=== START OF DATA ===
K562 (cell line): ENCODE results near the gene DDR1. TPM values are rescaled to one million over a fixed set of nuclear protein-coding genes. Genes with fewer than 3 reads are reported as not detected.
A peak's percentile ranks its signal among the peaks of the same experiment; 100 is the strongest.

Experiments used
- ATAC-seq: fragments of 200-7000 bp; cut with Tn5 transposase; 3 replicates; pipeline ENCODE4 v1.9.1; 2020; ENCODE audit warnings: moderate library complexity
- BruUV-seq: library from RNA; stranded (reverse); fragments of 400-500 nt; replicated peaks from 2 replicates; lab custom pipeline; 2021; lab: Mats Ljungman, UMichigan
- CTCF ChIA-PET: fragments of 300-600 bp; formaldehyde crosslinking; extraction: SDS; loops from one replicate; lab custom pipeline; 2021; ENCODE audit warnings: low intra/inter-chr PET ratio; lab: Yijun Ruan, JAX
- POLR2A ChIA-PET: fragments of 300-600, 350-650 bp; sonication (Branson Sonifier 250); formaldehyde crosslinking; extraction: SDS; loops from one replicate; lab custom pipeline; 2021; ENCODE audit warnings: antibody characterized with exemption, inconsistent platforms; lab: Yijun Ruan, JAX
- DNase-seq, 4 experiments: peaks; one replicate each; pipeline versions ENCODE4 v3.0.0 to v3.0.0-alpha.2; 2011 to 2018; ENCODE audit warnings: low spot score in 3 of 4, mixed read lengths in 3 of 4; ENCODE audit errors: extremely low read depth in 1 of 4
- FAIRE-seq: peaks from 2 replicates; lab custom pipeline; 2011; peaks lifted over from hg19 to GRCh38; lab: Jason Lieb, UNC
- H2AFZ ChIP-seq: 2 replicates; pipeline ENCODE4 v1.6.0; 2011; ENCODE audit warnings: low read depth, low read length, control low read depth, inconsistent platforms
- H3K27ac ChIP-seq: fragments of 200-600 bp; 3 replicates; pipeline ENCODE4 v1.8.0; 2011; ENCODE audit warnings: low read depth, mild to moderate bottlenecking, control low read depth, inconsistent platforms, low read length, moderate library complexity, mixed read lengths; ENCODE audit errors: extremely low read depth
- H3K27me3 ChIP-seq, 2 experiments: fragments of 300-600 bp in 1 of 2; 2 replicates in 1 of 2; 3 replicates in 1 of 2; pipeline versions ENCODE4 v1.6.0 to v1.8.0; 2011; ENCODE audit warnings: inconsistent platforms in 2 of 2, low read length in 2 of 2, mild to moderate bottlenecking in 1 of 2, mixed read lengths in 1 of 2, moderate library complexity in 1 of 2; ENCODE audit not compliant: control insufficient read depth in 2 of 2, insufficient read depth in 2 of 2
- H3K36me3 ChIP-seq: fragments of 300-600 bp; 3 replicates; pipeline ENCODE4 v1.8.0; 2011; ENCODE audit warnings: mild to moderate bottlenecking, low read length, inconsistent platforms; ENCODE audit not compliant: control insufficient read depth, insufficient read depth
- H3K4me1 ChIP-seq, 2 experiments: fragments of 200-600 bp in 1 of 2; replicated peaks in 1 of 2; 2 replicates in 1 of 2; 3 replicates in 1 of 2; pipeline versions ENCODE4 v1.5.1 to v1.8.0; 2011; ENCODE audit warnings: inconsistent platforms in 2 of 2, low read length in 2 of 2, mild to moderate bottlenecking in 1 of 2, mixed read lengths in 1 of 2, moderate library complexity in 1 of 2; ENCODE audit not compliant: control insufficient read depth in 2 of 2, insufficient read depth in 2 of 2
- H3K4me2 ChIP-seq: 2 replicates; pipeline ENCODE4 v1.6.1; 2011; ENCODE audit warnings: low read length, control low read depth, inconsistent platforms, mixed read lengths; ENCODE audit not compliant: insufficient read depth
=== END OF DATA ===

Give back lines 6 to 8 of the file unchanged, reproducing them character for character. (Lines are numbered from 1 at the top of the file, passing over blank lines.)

- CTCF ChIA-PET: fragments of 300-600 bp; formaldehyde crosslinking; extraction: SDS; loops from one replicate; lab custom pipeline; 2021; ENCODE audit warnings: low intra/inter-chr PET ratio; lab: Yijun Ruan, JAX
- POLR2A ChIA-PET: fragments of 300-600, 350-650 bp; sonication (Branson Sonifier 250); formaldehyde crosslinking; extraction: SDS; loops from one replicate; lab custom pipeline; 2021; ENCODE audit warnings: antibody characterized with exemption, inconsistent platforms; lab: Yijun Ruan, JAX
- DNase-seq, 4 experiments: peaks; one replicate each; pipeline versions ENCODE4 v3.0.0 to v3.0.0-alpha.2; 2011 to 2018; ENCODE audit warnings: low spot score in 3 of 4, mixed read lengths in 3 of 4; ENCODE audit errors: extremely low read depth in 1 of 4